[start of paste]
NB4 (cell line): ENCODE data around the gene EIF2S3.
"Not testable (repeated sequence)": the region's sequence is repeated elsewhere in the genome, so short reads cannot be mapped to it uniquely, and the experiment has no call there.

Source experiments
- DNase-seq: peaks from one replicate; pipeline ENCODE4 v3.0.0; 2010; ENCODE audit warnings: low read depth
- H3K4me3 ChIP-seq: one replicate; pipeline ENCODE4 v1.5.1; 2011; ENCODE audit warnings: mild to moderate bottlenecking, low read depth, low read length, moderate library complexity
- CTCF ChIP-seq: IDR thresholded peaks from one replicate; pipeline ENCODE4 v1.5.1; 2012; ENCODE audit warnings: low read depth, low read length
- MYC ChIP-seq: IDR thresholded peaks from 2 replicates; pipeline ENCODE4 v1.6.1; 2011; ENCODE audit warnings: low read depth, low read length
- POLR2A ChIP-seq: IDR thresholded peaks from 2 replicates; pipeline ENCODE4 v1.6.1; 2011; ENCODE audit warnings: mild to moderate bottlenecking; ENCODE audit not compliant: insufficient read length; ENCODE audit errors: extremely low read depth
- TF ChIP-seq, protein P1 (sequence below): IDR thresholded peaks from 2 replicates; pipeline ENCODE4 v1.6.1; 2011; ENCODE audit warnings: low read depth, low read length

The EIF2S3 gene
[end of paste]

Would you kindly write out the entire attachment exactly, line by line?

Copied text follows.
NB4 (cell line): ENCODE data around the gene EIF2S3.
"Not testable (repeated sequence)": the region's sequence is repeated elsewhere in the genome, so short reads cannot be mapped to it uniquely, and the experiment has no call there.

Source experiments
- DNase-seq: peaks from one replicate; pipeline ENCODE4 v3.0.0; 2010; ENCODE audit warnings: low read depth
- H3K4me3 ChIP-seq: one replicate; pipeline ENCODE4 v1.5.1; 2011; ENCODE audit warnings: mild to moderate bottlenecking, low read depth, low read length, moderate library complexity
- CTCF ChIP-seq: IDR thresholded peaks from one replicate; pipeline ENCODE4 v1.5.1; 2012; ENCODE audit warnings: low read depth, low read length
- MYC ChIP-seq: IDR thresholded peaks from 2 replicates; pipeline ENCODE4 v1.6.1; 2011; ENCODE audit warnings: low read depth, low read length
- POLR2A ChIP-seq: IDR thresholded peaks from 2 replicates; pipeline ENCODE4 v1.6.1; 2011; ENCODE audit warnings: mild to moderate bottlenecking; ENCODE audit not compliant: insufficient read length; ENCODE audit errors: extremely low read depth
- TF ChIP-seq, protein P1 (sequence below): IDR thresholded peaks from 2 replicates; pipeline ENCODE4 v1.6.1; 2011; ENCODE audit warnings: low read depth, low read length

The EIF2S3 gene